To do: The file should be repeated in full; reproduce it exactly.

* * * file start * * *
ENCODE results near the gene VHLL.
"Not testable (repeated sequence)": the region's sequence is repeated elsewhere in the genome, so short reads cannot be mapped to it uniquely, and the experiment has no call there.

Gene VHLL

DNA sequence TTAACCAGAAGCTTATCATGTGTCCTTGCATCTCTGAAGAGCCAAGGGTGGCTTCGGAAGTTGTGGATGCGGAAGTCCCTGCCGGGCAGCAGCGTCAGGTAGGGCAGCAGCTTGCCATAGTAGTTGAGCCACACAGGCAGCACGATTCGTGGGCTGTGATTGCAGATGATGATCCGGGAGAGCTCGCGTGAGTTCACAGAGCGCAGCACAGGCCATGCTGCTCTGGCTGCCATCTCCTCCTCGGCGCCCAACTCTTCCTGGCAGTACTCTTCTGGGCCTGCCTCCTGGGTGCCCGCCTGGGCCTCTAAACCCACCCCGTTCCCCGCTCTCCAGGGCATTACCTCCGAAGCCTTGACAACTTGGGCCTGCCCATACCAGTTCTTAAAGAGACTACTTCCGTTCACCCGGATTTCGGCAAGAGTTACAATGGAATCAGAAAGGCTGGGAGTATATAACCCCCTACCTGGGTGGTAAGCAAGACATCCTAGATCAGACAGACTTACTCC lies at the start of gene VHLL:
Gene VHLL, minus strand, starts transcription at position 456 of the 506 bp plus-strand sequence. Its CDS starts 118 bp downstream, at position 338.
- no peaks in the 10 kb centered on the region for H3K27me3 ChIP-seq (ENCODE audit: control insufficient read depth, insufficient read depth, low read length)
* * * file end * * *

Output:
ENCODE results near the gene VHLL.
"Not testable (repeated sequence)": the region's sequence is repeated elsewhere in the genome, so short reads cannot be mapped to it uniquely, and the experiment has no call there.

Gene VHLL

DNA sequence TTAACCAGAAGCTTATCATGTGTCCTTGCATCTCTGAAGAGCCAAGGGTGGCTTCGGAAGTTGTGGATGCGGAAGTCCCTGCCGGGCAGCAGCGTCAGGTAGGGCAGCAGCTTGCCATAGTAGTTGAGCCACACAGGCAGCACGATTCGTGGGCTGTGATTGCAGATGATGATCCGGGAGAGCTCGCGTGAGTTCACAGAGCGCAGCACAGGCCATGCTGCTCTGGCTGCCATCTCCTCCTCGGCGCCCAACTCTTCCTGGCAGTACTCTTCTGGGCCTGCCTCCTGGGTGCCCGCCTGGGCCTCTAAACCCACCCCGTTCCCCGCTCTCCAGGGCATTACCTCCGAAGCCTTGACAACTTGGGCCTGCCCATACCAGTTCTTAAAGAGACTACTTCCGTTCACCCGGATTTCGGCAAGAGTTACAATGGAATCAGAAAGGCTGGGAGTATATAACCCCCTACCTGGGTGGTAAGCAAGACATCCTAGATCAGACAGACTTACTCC lies at the start of gene VHLL:
Gene VHLL, minus strand, starts transcription at position 456 of the 506 bp plus-strand sequence. Its CDS starts 118 bp downstream, at position 338.
- no peaks in the 10 kb centered on the region for H3K27me3 ChIP-seq (ENCODE audit: control insufficient read depth, insufficient read depth, low read length)